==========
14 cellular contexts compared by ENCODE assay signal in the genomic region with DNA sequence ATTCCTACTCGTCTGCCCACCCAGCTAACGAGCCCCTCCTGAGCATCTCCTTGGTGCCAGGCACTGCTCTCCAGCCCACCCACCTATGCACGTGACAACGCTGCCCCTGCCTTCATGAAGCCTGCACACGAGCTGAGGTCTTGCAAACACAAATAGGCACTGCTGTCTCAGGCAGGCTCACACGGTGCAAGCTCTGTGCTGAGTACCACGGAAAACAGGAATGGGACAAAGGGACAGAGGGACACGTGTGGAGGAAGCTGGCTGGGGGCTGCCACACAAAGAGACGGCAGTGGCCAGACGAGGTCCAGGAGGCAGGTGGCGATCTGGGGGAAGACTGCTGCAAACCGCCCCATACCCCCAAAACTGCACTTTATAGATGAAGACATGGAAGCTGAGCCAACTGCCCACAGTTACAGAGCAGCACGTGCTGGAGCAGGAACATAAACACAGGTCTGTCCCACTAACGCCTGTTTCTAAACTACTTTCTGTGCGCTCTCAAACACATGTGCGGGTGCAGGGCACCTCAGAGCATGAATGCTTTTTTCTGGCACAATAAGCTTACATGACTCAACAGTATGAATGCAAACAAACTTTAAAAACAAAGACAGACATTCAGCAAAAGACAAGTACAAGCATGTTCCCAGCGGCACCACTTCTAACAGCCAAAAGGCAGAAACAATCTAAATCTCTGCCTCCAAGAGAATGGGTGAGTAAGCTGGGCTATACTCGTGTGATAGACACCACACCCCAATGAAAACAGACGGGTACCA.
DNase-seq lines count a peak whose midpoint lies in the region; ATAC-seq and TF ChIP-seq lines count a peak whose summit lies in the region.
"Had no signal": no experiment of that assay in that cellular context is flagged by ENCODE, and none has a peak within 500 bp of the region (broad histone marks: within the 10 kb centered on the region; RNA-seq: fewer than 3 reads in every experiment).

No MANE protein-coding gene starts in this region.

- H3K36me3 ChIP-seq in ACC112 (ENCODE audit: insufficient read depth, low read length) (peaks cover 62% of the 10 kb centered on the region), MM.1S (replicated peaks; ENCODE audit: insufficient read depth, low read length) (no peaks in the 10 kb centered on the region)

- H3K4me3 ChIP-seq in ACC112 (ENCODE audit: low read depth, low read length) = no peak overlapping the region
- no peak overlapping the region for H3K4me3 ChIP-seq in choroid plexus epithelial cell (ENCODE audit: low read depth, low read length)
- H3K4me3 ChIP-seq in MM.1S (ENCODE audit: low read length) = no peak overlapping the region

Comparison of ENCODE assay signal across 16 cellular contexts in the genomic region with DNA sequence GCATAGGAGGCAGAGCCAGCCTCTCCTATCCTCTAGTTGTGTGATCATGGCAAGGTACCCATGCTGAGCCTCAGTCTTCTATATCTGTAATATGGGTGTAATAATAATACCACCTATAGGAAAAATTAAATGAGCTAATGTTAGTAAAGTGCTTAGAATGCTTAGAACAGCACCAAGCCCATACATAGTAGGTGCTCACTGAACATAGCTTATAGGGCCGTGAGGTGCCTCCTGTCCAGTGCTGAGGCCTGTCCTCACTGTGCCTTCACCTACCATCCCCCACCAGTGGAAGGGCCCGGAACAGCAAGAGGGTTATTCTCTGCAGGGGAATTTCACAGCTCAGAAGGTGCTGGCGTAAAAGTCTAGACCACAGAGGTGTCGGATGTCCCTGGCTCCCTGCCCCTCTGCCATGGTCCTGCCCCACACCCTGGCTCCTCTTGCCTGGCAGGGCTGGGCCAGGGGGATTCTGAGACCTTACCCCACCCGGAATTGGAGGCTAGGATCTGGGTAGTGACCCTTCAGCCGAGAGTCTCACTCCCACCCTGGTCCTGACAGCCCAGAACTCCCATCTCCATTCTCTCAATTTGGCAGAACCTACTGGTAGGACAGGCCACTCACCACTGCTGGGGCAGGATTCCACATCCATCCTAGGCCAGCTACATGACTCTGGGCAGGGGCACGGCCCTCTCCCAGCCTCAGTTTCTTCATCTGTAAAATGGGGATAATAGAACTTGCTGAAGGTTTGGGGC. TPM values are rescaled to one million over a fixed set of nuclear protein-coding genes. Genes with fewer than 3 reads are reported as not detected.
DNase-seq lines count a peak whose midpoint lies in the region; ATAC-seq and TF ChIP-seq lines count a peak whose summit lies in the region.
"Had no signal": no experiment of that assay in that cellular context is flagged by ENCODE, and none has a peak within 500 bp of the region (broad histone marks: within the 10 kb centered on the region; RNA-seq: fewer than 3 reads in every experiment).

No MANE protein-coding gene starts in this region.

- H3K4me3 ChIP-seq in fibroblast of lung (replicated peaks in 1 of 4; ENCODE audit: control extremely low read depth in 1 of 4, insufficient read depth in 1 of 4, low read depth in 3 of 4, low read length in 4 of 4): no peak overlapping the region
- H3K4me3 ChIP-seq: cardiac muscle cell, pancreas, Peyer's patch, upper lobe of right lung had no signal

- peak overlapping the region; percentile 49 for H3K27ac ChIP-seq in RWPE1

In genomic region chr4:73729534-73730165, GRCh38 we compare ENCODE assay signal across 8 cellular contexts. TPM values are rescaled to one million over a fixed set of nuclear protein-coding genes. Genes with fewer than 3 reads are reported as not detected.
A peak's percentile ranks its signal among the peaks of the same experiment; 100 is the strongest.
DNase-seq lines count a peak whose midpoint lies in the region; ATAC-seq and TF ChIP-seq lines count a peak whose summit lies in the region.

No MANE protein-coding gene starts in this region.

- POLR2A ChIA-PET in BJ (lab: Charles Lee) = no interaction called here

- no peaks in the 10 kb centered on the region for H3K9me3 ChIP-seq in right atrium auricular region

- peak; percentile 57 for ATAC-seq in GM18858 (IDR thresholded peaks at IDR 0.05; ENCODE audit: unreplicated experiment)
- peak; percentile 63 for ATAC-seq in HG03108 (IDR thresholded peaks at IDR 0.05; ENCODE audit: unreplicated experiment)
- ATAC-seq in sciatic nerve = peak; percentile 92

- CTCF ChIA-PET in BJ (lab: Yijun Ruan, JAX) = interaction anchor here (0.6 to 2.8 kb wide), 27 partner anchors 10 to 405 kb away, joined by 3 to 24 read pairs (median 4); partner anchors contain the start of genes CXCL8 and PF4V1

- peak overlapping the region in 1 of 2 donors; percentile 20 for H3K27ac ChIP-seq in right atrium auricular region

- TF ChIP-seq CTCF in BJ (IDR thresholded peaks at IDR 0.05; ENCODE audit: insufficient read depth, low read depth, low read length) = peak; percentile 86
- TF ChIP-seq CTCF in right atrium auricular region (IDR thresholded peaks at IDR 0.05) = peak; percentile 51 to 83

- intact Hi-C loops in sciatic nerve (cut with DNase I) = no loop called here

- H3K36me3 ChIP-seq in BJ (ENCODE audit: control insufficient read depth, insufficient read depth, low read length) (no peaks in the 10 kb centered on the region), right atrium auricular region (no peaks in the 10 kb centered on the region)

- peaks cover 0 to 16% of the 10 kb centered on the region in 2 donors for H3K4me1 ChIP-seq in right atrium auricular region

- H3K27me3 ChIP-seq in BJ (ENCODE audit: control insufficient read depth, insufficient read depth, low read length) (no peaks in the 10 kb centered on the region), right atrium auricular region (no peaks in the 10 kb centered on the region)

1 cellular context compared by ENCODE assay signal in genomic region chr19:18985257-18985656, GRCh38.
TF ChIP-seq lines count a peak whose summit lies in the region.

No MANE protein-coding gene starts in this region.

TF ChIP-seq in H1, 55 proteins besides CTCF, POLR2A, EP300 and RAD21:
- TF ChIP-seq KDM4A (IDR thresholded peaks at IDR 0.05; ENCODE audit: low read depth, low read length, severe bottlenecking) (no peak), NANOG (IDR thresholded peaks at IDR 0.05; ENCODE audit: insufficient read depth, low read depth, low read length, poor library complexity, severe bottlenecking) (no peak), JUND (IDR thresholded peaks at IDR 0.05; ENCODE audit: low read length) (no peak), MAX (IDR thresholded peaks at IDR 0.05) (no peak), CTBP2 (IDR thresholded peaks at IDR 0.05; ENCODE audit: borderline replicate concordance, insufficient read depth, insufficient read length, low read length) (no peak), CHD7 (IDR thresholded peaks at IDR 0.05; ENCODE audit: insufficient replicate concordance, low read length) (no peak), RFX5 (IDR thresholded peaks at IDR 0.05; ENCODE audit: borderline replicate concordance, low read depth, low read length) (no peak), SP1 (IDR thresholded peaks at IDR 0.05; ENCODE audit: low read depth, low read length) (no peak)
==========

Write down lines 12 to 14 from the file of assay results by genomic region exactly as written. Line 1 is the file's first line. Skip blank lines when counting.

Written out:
No MANE protein-coding gene starts in this region.

- H3K4me3 ChIP-seq in fibroblast of lung (replicated peaks in 1 of 4; ENCODE audit: control extremely low read depth in 1 of 4, insufficient read depth in 1 of 4, low read depth in 3 of 4, low read length in 4 of 4): no peak overlapping the region
- H3K4me3 ChIP-seq: cardiac muscle cell, pancreas, Peyer's patch, upper lobe of right lung had no signal